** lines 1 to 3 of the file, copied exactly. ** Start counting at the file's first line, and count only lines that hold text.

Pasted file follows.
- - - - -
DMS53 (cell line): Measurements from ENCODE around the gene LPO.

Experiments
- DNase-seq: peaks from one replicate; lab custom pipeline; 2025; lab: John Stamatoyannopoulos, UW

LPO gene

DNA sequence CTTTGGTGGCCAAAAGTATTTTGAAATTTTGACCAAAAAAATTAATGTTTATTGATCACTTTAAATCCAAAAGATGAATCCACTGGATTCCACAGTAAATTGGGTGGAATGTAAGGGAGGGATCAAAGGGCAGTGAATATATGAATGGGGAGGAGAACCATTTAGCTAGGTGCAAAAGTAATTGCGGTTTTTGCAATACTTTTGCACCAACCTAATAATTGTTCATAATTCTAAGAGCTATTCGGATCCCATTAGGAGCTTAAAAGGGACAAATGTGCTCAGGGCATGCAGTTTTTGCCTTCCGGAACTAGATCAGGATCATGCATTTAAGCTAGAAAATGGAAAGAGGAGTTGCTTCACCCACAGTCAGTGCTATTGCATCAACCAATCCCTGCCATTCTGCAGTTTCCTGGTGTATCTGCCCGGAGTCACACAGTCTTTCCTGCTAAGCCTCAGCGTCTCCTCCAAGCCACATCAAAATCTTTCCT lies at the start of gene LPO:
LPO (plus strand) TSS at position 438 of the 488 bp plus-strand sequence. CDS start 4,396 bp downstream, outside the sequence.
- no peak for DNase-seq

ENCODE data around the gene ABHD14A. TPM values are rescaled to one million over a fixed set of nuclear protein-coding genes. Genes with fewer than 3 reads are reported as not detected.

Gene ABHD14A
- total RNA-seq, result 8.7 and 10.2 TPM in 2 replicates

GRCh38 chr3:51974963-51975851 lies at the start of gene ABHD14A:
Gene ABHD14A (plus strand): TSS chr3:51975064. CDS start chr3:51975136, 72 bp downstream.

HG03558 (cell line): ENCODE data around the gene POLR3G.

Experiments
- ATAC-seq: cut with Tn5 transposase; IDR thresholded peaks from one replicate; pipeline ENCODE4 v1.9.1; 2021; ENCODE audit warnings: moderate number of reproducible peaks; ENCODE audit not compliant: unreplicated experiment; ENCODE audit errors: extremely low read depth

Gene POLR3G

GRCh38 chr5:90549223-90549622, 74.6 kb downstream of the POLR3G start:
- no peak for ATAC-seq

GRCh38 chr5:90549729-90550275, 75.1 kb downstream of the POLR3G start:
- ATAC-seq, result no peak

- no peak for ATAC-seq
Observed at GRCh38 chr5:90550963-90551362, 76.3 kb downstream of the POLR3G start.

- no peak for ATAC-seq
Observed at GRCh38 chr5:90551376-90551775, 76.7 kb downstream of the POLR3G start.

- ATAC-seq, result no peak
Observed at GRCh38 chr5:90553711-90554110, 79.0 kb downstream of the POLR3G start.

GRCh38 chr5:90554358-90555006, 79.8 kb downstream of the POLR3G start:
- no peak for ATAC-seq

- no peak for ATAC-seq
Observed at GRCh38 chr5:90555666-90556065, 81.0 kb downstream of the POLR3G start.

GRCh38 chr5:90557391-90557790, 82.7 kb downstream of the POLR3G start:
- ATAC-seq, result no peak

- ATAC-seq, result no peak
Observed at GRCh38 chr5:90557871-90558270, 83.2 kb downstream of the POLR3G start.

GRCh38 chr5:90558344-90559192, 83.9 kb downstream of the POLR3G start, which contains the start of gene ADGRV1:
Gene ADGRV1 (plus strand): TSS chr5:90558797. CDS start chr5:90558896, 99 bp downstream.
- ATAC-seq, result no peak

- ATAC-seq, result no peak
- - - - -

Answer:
DMS53 (cell line): Measurements from ENCODE around the gene LPO.

Experiments
- DNase-seq: peaks from one replicate; lab custom pipeline; 2025; lab: John Stamatoyannopoulos, UW